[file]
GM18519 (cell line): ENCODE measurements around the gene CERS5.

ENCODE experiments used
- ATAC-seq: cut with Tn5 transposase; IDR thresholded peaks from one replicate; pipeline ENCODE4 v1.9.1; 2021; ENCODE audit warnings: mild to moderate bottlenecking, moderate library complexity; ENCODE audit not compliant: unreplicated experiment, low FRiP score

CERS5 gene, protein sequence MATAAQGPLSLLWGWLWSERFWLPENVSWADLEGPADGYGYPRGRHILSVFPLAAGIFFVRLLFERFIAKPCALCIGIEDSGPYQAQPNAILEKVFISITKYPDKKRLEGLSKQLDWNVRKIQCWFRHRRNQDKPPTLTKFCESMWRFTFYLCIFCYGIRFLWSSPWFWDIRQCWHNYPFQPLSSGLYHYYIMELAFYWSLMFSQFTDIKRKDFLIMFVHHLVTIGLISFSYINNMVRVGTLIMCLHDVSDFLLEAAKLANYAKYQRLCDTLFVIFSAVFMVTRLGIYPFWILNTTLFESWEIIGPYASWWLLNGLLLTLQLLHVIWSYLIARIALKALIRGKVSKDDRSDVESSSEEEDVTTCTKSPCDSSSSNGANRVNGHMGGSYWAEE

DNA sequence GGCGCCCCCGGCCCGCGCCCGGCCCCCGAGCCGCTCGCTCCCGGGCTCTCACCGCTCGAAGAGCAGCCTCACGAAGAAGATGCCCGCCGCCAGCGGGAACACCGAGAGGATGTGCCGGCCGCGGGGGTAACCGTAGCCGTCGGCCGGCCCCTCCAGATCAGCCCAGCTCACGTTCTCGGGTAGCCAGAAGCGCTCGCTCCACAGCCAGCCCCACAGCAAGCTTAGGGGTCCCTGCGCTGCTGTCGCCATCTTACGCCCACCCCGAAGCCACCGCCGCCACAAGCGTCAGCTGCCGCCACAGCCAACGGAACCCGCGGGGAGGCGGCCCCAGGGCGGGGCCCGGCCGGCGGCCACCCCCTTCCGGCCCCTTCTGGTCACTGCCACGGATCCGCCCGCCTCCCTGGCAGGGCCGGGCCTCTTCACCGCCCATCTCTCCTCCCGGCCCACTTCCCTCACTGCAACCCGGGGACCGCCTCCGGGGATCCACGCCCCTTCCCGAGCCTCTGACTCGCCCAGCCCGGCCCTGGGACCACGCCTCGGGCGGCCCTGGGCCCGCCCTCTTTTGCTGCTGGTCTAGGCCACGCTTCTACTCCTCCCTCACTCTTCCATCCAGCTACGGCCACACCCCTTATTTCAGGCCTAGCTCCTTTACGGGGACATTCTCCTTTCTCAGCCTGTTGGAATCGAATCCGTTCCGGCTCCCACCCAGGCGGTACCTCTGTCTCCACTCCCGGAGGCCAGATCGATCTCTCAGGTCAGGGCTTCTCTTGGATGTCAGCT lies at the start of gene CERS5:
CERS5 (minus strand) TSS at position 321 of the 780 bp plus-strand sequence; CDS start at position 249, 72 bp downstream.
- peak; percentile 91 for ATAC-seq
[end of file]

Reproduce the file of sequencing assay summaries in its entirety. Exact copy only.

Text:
GM18519 (cell line): ENCODE measurements around the gene CERS5.

ENCODE experiments used
- ATAC-seq: cut with Tn5 transposase; IDR thresholded peaks from one replicate; pipeline ENCODE4 v1.9.1; 2021; ENCODE audit warnings: mild to moderate bottlenecking, moderate library complexity; ENCODE audit not compliant: unreplicated experiment, low FRiP score

CERS5 gene, protein sequence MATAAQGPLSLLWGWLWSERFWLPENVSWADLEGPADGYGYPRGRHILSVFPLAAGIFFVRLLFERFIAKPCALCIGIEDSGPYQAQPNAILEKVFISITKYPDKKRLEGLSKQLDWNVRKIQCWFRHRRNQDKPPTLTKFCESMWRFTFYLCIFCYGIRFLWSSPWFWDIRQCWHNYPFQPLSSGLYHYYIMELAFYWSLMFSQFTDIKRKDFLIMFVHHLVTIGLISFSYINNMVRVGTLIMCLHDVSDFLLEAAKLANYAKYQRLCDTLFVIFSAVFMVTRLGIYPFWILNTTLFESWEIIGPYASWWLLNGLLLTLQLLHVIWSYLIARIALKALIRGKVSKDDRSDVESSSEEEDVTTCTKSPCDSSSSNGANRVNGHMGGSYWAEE

DNA sequence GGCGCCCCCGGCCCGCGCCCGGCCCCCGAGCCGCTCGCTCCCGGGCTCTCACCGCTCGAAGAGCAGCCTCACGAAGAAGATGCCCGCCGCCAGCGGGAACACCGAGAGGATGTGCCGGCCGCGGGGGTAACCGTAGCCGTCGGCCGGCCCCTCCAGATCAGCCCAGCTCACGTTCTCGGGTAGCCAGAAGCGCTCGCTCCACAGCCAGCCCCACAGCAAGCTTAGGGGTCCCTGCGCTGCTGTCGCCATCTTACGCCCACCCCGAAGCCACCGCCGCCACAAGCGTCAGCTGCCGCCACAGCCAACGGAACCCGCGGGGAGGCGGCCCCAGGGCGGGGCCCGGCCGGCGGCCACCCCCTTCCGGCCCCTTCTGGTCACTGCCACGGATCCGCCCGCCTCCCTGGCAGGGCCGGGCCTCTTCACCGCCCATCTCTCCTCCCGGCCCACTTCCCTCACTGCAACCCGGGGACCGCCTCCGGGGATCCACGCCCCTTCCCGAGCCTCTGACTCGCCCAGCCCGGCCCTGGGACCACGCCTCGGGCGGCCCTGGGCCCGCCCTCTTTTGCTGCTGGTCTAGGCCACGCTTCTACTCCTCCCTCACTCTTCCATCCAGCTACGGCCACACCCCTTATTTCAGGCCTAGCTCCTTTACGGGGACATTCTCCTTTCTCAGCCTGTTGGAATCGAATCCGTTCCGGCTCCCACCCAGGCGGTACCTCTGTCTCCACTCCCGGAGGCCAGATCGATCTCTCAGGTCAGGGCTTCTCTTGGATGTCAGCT lies at the start of gene CERS5:
CERS5 (minus strand) TSS at position 321 of the 780 bp plus-strand sequence; CDS start at position 249, 72 bp downstream.
- peak; percentile 91 for ATAC-seq